After stalling for days over Louisiana and Mississippi, it’s estimated that Hurricane Isaac could cause up to $2 billion in onshore economic damage.
When Hurricane Katrina swept through New Orleans seven years ago, it left a path of destruction totaling $42 billion in insurable claims. But while flooding has been extensive throughout Louisiana and Mississippi, the damage is much less this time around.
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According to Reuters and CNNMoney, disaster modeler Eqecat is predicting somewhere between $500 million and $1.5 billion in insured losses, which would include residential and commercial property, energy production onshore and interruptions to business. That doesn’t include flooding because many properties are actually insured against flood damage by the federal government. Others predict upwards of $2 billion. Offshore, the energy industry is expected to lose $500 million to $1 billion.
However, the estimates are still early, and if anything, they’re likely to rise. But so far, the losses are predicted to be much less than Katrina and Hurricane Irene (about $5 billion in insurable claims) or Hurricane Gustav, a Category 2 storm when it made landfall, in 2008 ($4 billion).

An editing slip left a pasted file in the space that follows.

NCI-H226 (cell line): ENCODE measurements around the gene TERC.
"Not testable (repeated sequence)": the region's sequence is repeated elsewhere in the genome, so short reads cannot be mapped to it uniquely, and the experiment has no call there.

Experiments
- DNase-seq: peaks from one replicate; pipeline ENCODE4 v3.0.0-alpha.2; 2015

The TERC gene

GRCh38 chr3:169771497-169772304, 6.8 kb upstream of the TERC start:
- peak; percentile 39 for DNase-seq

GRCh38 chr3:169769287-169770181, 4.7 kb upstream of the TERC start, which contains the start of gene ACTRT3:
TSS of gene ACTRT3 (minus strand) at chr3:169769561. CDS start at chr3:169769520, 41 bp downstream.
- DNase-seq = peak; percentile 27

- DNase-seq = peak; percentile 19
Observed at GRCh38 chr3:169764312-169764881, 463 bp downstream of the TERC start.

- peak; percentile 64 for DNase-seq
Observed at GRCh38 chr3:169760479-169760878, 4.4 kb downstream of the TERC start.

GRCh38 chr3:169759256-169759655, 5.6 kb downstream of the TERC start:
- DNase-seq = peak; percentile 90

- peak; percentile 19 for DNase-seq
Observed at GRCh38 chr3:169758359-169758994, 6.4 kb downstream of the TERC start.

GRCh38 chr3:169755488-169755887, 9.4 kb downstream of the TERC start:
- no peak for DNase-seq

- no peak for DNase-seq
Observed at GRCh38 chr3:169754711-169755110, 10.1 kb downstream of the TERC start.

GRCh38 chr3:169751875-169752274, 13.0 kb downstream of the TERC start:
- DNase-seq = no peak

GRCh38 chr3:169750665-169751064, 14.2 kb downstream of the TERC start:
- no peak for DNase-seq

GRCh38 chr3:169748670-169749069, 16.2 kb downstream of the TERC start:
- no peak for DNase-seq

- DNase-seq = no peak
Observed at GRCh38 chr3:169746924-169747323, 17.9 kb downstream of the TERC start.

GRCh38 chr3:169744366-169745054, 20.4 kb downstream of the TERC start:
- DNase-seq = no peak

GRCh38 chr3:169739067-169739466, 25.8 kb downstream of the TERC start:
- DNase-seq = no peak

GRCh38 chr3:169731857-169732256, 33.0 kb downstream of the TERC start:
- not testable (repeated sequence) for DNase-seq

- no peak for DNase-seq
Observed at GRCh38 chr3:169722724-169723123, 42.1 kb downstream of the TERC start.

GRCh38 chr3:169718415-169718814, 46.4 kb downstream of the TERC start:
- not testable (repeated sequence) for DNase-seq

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So far, an estimated 700,000 residents have lost power in Louisiana and 150,000 were out of power in Mississippi after the Category 1 storm slowly passed over the region. Several levees in New Orleans were overtopped but for the most part held up as Isaac pounded the area with 9 to 12 inches of rain. The slow-moving storm, which is now a tropical depression, moved at about 10 m.p.h., exacerbating the flooding.
As Isaac moves inland toward the drought-stricken Midwest, a region that’s dealing with its own economic losses from too little water, the storm is likely too late to do much to alleviate the area’s agricultural problems.
According to the Associated Press, the U.S. Department of Agriculture has classified more than half of the nation’s corn crop as either in “very poor” or “poor shape” while close to 40% of the soybean crop is very poor or poor. However, the rain could help soybeans because they won’t be harvested until later in the year. That’s at least one hopeful economic sign from an otherwise devastating storm.
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